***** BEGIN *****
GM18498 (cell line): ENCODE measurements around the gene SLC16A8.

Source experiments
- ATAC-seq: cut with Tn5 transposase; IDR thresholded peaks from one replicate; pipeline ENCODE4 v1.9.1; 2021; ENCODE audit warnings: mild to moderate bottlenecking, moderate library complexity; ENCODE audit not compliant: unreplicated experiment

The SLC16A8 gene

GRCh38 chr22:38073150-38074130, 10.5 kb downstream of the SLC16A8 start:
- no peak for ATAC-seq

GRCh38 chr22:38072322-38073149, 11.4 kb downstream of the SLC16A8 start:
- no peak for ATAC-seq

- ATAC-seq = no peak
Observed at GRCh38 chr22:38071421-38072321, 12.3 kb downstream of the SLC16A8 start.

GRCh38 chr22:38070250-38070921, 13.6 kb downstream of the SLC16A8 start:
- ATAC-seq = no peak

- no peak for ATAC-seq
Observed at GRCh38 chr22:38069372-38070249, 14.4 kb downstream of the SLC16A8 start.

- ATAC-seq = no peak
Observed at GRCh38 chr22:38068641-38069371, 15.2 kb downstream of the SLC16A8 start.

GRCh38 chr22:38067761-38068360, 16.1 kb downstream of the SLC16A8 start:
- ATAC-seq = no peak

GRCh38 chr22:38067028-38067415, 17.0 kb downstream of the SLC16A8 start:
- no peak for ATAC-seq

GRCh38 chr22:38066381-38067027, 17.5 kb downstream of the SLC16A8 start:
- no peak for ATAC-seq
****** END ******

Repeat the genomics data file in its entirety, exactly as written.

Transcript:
GM18498 (cell line): ENCODE measurements around the gene SLC16A8.

Source experiments
- ATAC-seq: cut with Tn5 transposase; IDR thresholded peaks from one replicate; pipeline ENCODE4 v1.9.1; 2021; ENCODE audit warnings: mild to moderate bottlenecking, moderate library complexity; ENCODE audit not compliant: unreplicated experiment

The SLC16A8 gene

GRCh38 chr22:38073150-38074130, 10.5 kb downstream of the SLC16A8 start:
- no peak for ATAC-seq

GRCh38 chr22:38072322-38073149, 11.4 kb downstream of the SLC16A8 start:
- no peak for ATAC-seq

- ATAC-seq = no peak
Observed at GRCh38 chr22:38071421-38072321, 12.3 kb downstream of the SLC16A8 start.

GRCh38 chr22:38070250-38070921, 13.6 kb downstream of the SLC16A8 start:
- ATAC-seq = no peak

- no peak for ATAC-seq
Observed at GRCh38 chr22:38069372-38070249, 14.4 kb downstream of the SLC16A8 start.

- ATAC-seq = no peak
Observed at GRCh38 chr22:38068641-38069371, 15.2 kb downstream of the SLC16A8 start.

GRCh38 chr22:38067761-38068360, 16.1 kb downstream of the SLC16A8 start:
- ATAC-seq = no peak

GRCh38 chr22:38067028-38067415, 17.0 kb downstream of the SLC16A8 start:
- no peak for ATAC-seq

GRCh38 chr22:38066381-38067027, 17.5 kb downstream of the SLC16A8 start:
- no peak for ATAC-seq